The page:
Chapter 26:

Of the honorable interment which King Arthur gave King Lot and the great mourning which was done for him

The queen, King Lot's wife, came to the burial of her husband accompanied by many bishops and prelates and with her four sons, who were very small and young. And great and extreme mourning was done by all there; and King Urian came there, and his wife Morgaina, who was very malicious and knew much trickery and other evils. And when King Lot was buried, his eldest son, who was a very lovely child and no more than eleven years old then, made great dole for his father; so that all those who saw him had pity on him, and after he made his dole, which no man of his age could have done more elegantly, he said words that were heard by all and never afterwards forgotten. And he began by saying, "Ah, God, my lord! How King Pelinor did me such great harm and caused me great pain when he killed you, and how he lowered your lineage, and made it poorer by your death, and the kingdom itself will find itself weakened more by your death than by the deaths of the best seven kings that could be found today! And now I do not ask God to let me do knightly deeds worthy of name until I take vengeance, as is right, that king should be killed for king."

And all those who heard marveled at these words, for they were very great to be spoken by such a little boy, and there were many there who said: "this boy will avenge his father." And so it was, that he afterwards killed King Pelinor and three of his sons. So the obsequies of King Lot were honorably done, so that they lasted fifteen days.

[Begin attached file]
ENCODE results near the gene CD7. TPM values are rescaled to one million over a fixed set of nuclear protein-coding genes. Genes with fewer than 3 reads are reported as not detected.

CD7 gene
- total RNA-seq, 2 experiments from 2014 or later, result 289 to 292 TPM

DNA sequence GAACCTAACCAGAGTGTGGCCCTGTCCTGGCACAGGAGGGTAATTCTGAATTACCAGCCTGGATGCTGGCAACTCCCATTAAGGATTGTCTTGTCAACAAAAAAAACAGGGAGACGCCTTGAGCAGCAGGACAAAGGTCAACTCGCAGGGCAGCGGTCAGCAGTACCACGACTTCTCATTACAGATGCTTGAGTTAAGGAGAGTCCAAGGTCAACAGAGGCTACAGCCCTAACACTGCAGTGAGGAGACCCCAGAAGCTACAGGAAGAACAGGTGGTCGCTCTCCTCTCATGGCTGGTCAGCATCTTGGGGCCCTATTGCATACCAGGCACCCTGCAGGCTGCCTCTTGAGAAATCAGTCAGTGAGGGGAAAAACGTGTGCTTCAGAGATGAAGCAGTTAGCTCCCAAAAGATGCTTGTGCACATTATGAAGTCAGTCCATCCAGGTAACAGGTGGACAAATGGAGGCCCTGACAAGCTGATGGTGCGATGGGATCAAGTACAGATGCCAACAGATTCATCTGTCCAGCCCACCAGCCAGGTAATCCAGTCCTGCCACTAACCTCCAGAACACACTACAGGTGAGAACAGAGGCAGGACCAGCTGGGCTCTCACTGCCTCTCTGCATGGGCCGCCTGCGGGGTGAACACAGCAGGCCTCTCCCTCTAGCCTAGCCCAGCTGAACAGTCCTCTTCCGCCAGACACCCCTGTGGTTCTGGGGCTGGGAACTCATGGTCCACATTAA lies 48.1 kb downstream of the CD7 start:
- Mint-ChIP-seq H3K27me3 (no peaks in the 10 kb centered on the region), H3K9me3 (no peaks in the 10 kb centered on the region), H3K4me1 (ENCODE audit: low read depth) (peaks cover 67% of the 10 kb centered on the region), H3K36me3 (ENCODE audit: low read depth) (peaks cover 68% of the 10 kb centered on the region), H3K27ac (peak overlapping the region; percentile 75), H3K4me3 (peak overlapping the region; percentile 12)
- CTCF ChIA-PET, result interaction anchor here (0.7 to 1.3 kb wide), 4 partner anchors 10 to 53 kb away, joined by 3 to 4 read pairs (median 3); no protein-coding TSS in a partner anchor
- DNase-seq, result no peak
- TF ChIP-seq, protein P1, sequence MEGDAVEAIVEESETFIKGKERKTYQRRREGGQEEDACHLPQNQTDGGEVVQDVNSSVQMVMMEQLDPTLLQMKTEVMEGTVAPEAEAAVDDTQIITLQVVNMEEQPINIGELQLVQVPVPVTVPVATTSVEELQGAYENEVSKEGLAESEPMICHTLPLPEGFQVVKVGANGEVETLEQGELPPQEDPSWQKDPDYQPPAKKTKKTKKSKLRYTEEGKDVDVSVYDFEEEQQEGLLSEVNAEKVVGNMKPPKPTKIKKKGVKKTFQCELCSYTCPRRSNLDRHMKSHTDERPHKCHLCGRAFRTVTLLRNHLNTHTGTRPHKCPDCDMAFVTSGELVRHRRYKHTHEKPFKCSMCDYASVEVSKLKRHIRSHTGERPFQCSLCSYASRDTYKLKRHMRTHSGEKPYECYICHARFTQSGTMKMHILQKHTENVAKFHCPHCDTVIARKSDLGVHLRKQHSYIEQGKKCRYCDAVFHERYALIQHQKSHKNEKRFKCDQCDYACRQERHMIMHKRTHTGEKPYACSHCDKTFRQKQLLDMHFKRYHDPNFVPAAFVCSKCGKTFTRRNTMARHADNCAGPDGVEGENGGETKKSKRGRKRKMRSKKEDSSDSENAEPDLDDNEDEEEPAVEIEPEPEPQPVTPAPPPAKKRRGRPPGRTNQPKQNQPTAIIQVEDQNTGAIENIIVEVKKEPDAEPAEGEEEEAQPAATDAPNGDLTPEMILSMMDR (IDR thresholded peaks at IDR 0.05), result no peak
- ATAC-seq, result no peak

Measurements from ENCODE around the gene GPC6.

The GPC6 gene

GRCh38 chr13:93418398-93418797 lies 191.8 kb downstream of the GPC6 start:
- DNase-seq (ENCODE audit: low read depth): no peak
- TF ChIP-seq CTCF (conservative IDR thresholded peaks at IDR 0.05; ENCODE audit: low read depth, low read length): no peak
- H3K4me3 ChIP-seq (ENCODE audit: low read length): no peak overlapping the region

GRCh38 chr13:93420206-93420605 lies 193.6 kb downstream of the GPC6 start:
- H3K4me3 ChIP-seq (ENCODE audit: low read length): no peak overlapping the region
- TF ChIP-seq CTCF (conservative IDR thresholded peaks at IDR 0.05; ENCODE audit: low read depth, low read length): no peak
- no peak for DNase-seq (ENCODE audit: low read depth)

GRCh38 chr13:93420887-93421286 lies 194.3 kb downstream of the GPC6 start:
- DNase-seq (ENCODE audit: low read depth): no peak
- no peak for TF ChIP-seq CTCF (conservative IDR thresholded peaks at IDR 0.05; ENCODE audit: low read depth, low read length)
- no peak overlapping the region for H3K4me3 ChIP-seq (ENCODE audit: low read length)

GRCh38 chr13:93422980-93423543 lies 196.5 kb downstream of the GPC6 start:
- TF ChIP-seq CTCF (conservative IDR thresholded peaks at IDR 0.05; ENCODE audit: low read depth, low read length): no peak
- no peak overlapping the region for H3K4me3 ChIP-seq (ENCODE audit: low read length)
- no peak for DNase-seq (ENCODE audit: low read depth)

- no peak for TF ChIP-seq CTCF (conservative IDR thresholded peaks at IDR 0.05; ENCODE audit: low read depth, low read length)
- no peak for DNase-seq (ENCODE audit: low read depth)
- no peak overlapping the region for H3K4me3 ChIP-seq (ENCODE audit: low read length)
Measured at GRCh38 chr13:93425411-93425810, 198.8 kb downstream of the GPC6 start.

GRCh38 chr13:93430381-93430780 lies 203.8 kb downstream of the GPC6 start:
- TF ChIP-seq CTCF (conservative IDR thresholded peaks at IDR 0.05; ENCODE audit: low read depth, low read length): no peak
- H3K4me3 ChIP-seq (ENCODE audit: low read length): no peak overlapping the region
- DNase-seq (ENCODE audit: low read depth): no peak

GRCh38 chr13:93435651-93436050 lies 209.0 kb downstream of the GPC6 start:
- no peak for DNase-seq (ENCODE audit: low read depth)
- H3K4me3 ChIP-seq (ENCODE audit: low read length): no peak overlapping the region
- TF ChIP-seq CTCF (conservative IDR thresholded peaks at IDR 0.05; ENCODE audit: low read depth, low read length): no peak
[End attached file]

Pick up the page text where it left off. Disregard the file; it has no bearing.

After this King Arthur, who was very happy at the great good that God had done him in freeing him from those battles, said that he would do the octaves of that victory, and he had metal images of the thirteen kings made, and adorned them well, and each king had a very rich gold crown on his head, and his name written on his breast, and he had an image of his own semblance made better than all the others, and had candles put in the hands of each of the thirteen kings. And King Arthur had in his hand a naked sword which seemed to menace the thirteen kings and the other people. And after this was done, he had them put on top of the best tower in his castle, so that all those in the city could see it, and in the middle of them all was King Arthur, higher than the rest, and they all had their heads raised, as if they begged mercy of him for a great crime. And after all this was done, the festivals began, which lasted eight days; but on the first day King Arthur said to Merlin, "This work would seem very good to me, if these candles lasted forever."

Merlin said: "I will make them last longer than you think."

Then he did his enchantment and said to the king, "Certes, believe that these candles will not die until the day my soul departs from my body. And in that time when they die, two marvels will occur in the land, for I will be killed by the trickery of woman, and the Knight of the Two Swords will strike the Dolorous Blow despite the safeguard of Our Lord, so that the adventures of the Holy Grail will often come to the Kingdom of Londres. Then troubles and tempests will begin in Great Britain, so that all will be frightened, and this will endure twenty-two years."

The king said: "Merlin, am I to understand through this your death and the day on which it is to be?"